On Feb. 12, the White House rolled out its long-anticipated infrastructure proposal, Legislative Outline for Rebuilding Infrastructure in America. The president’s infrastructure plan is broken into four sections:

  1. Funding and Financing Infrastructure Improvements: This section provides details on new financing and incentive programs.
  2. Additional Provisions for Infrastructure Improvements: This section covers modernization efforts for highways, transit, rail, airports, waterways, and land revitalization (superfund reform).
  3. Infrastructure Permitting Improvement: This section calls for streamlining and shortening the approval process for projects to two years or less.
  4. Workforce Development: This section focuses on expanding access to workforce education and development programs.

The proposal aims to generate $1.5 trillion in new investments over a 10-year period. The federal government, however, would only provide $200 billion in direct spending — a sum that has left congressional Democrats unimpressed. The proposed $200 billion in federal spending is as follows:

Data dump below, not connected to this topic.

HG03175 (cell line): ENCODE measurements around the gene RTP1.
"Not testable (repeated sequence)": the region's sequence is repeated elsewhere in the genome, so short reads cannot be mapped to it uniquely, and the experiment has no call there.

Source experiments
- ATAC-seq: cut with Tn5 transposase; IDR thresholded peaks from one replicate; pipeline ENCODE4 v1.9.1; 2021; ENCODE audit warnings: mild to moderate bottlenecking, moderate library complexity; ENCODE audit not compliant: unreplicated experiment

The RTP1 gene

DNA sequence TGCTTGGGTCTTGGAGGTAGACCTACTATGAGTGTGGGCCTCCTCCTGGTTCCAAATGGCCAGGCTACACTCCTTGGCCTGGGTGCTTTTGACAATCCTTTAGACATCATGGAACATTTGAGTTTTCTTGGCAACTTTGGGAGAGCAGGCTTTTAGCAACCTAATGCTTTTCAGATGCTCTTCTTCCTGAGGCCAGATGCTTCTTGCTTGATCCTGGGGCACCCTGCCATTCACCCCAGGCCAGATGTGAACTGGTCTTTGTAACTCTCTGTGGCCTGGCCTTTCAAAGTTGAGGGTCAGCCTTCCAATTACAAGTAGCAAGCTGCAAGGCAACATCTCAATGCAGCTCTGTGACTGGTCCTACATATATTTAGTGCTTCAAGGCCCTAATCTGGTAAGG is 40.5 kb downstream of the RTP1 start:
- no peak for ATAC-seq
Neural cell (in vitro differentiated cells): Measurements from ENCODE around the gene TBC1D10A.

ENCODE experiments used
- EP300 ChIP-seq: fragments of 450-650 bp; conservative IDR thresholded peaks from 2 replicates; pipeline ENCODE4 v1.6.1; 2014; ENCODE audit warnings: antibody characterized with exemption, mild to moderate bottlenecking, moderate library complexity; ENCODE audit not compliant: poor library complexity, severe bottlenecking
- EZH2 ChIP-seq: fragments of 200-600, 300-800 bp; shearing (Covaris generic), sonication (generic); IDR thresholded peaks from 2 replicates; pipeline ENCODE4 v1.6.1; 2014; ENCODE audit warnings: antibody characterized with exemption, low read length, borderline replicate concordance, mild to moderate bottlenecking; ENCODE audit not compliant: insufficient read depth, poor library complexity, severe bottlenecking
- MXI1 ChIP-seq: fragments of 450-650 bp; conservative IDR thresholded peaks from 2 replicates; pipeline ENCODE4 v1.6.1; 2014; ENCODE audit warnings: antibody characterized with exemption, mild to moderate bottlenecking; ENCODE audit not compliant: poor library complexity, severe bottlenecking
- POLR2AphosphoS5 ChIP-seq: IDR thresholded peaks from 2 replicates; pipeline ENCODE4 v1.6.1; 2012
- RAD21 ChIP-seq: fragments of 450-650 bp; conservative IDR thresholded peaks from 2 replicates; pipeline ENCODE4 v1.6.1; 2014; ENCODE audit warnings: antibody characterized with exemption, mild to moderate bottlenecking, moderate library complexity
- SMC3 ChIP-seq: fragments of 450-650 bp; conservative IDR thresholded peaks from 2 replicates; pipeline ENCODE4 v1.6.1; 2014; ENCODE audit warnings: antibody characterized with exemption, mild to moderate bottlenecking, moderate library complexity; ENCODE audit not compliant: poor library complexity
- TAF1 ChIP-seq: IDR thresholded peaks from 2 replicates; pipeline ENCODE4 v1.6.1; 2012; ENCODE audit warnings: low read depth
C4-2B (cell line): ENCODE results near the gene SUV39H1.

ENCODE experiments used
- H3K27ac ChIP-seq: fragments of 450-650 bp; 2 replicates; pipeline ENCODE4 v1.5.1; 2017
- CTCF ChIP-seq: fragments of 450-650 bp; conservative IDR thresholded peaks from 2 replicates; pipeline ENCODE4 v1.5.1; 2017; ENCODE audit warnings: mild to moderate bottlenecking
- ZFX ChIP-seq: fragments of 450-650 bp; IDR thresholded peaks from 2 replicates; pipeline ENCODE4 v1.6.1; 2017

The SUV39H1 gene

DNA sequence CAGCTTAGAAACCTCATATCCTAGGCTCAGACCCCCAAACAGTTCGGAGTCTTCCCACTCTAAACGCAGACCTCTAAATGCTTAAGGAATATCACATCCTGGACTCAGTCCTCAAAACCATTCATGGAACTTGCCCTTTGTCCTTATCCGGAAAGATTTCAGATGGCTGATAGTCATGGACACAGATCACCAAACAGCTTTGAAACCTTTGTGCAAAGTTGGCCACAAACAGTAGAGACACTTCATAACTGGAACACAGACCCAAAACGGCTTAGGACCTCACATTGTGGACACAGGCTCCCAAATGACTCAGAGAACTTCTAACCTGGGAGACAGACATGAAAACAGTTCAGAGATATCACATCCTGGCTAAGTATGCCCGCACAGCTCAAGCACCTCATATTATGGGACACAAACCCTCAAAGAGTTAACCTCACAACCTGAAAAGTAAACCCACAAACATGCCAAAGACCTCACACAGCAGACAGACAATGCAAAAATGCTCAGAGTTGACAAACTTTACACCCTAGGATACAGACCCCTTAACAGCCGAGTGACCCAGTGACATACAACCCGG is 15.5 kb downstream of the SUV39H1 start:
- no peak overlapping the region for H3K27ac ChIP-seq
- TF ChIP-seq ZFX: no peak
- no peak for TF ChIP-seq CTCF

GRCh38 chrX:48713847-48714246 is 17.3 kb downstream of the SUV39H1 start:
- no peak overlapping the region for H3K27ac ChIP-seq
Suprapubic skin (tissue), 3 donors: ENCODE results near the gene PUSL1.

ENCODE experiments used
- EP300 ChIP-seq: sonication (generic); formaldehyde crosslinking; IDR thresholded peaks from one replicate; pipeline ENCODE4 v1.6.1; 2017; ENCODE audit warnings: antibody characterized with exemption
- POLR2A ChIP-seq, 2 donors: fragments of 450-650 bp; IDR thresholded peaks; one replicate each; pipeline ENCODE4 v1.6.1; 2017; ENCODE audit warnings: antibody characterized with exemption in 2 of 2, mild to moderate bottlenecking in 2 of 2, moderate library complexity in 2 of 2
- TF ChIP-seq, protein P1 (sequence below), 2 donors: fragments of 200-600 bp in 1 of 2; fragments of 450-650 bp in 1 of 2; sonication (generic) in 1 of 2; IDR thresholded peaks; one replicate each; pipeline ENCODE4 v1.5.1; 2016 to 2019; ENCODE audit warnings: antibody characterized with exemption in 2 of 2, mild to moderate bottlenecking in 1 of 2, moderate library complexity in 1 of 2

• Infrastructure spending program – $100 billion
  • Rural infrastructure program – $ 50 billion
  • Transformative projects program – $20 billion
  • Infrastructure financing programs – $20 billion
  • Federal capital financial fund – $10 billion

It is unclear where the $200 billion would come from in the government coffer. Proposals to raise the federal gas tax have been floating around for years, but White House Legislative Affairs Director Marc Short said that the administration is not going to raise taxes to pay for its infrastructure plan. There’s no doubt that the administration will rely heavily on public-private partnerships as well as individual states to help finance the country’s infrastructure upgrades.

The president will welcome a bipartisan group of lawmakers to the White House on Feb. 14 to discuss the proposal.